( 1):

( 1)

cl ,3 D = cl ,2 D + f (c / r ,...) cl

cd ,3 D = cd ,2 D + f (c / r ,...)cd

where 2D refers to measurements from 2D wind tunnels, c/r is the ratio between the blade chord length and the

radius at the actual blade radius position, f(c/r,) means that all models are a function of c/r, but also that they can

be a function of other parameters. cl and cd are the difference between the cl and cd that would exist if the flow

did not separate and the cl and cd which is measured in a 2D wind tunnel. The function f(c/r,) varies from model

to model and can shortly be described as:

Snel et al. [1]:

c

fcl = 3( ) 2

r

Lindenburg [4]:

f cl = 3.1(

c

)2 ( )2

Vrel r

Du and Selig[2]:

d R

1 1.6(c / r ) a (c / r ) r

f cl =

1

d R

2 0.1267

b + (c / r ) r

d R

1 1.6(c / r ) a (c / r ) 2 r

f cd =

1

d R

2 0.1267

b + (c / r ) 2 r

= R / V 2vind + ( r )2

where a=b=d=1

Chaviaropoulos and Hansen [3]:

c

fcl ,cd = a( ) h cos n ( ) , where a=2.2, h=1 and n=4

r

The model by Snel et al. and Lindenburg contain solely a correction for cl and not for cd. Furthermore, Lindenburg

[4] has also proposed a model which is based on cn, which is the force coefficient orthogonal to the chord

direction. Some of the models described above will be applied and compared to the new correction model.

The NREL/NASA Ames experiment is analyzed to gain insight into the basic mechanisms for the 3D effects for a

wind turbine blade separating in normal operation [5]. In this experiment a two-bladed wind turbine with a rotor

diameter of 10.058m and a rotational speed of 72RPM has been tested in the worlds largest wind tunnel, which

has a test section of height 24.4m and width 36.6m. On the blades the pressure distributions at five radial positions

Page 2 of 10

are measured and the turbine experiences wind speeds from 5m/s to 25m/s. More turbines have been tested in wind

tunnels, but the results from this experiment are the most reliable and comprehensive. Compared to large and

modern wind turbines this turbine is uncommon, because it has only two blades and the design tip speed ratio is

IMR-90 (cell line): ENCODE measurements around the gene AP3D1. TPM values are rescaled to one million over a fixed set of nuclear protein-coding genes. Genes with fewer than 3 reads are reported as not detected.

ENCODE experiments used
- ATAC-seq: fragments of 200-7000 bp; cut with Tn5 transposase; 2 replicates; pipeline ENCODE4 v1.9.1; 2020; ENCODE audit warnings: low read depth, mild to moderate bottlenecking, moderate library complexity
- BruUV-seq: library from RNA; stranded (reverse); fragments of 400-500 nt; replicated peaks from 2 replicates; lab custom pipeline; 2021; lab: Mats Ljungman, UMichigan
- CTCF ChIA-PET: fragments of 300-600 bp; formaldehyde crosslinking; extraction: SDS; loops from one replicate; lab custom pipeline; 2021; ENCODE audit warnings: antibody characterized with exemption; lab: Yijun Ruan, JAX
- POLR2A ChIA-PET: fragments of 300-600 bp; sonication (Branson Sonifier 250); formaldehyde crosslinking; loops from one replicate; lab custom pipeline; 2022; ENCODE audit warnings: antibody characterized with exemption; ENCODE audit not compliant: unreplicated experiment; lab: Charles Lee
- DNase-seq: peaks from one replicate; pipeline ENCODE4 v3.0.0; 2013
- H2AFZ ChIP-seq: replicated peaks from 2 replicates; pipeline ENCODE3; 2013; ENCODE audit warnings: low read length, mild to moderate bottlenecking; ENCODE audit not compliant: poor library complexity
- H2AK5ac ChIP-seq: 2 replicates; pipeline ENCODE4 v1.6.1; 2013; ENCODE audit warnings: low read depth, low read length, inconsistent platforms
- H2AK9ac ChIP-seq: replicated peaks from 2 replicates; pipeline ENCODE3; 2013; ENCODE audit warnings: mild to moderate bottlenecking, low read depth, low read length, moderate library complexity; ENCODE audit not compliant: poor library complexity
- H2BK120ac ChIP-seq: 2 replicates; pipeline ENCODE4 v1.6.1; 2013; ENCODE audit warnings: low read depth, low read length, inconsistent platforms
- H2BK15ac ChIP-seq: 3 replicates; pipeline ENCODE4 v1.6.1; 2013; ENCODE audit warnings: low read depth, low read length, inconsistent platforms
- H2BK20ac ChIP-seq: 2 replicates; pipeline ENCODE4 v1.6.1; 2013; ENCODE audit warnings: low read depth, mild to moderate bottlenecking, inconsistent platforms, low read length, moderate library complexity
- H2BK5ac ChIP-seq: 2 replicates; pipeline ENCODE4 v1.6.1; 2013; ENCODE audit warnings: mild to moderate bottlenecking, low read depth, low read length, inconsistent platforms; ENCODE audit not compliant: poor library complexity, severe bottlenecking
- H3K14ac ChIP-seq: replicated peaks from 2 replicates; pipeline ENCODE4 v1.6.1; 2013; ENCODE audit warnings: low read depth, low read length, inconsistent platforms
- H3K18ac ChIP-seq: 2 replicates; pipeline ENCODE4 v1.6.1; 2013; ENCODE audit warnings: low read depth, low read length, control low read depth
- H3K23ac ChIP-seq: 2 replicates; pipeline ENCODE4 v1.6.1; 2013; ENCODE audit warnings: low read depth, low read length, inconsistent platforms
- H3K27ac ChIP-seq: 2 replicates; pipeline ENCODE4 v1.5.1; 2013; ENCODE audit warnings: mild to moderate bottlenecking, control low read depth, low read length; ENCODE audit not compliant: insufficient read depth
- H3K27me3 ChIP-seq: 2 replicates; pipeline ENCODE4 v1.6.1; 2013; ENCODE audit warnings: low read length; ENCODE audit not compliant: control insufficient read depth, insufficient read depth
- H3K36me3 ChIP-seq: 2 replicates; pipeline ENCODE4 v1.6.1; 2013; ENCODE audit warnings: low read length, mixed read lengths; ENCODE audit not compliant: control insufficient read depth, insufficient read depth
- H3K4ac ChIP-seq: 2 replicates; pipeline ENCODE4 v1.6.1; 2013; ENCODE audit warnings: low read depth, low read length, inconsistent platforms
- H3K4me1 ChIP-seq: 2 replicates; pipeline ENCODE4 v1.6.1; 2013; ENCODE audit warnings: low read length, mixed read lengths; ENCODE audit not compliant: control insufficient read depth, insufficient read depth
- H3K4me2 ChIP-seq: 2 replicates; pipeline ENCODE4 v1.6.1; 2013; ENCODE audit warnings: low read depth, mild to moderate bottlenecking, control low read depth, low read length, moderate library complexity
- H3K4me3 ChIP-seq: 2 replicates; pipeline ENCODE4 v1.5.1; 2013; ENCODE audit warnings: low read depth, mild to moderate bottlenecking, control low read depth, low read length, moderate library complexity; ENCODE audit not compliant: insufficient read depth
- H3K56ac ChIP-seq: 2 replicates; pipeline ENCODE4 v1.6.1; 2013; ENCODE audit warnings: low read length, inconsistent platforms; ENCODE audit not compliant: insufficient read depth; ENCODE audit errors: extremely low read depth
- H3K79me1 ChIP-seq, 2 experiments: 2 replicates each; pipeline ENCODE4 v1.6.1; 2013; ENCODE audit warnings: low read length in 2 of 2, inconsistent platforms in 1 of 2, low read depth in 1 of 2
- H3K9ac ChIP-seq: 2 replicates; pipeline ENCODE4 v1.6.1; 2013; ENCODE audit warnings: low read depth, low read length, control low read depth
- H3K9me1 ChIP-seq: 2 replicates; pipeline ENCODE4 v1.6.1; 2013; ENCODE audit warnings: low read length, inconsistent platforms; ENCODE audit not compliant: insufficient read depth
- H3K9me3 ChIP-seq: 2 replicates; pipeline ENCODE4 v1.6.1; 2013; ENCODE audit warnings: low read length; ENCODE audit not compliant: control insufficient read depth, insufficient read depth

only =6.3 compared to modern rotors which have around 8 or more. Despite this fact it is believed that the

physical mechanisms in general represent the conditions on rotating blades.

Measuring the pressure on the blades the forces can be integrated on the blade airfoils. This way the airfoil

characteristics can be determined. The corresponding angles of attack are, however, not measured directly and the

question about determination of angles of attack is frequently discussed because they are not trivial to measure.

Since the objective of the analysis of the experiment was to propose a model for correction of airfoil characteristics

for the BEM model the angles of attack were determined by inverse use of the BEM model as shown in eq. ( 2).

a=

a' =

1

F ( )4 sin 2

+1

Cy

1

F ( )4sin cos

1

Cx

= a tan(

( 2)

(1 a )V

)

(1 + a ')r

=

Here a and a are the axial and tangential induction factor, respectively, is the flow angle to the rotor plane, is

the rotor solidity, Cx and Cy are force coefficients in tangential and axial direction, respectively, F() is the

Prandtls tip loss correction, V is the wind speed, r is the rotor speed in the radius r and is the combined twist

and tip pitch of the blade. All entities in the above equation ( 2) are known apart from a, a and , so therefore the

angle of attack can be computed directly. This resulted in the 3D airfoil characteristics as shown in Figure 1 and

are furthermore compared to 2D wind tunnel measurements from Ohio State University [6]. Comparing to tests of

the S809 airfoil section in other wind tunnels it is necessary to subtract 0.53 from the actual angle of attack in the

2D wind tunnel test [7].

2.2

3D, r/R=63%

3D, r/R=80%

1.8

3D, r/R=95%

2D

1.6

1.4

2.0

3D, r/R=30%

3D, r/R=63%

1.8

3D, r/R=80%

1.6

3D, r/R=95%

2D

1.4

1.2

CD

CL

2.2

3D, r/R=30%

2.0

1.0

1.2

1.0

0.8

0.8

0.6

0.6

0.4

0.4

0.2

0.2

0.0

0.0

0

10

15

20

25

30

35

10

15

20

25

30

35

AOA

AOA

Figure 1 3D airfoil characteristics from the NREL/NASA Ames test based on angles of attack computed from

BEM. Furthermore, airfoil characteristics from 2D wind tunnel tests are shown at Re=750,000 from Ohio State

University, USA.

Because the blades are designed with airfoil S809 on the entire blade the deviation from the 2D data is primarily

3D effects. Effects from the Reynolds number varying from Re=500,000 to Re=900,000 are less important. Large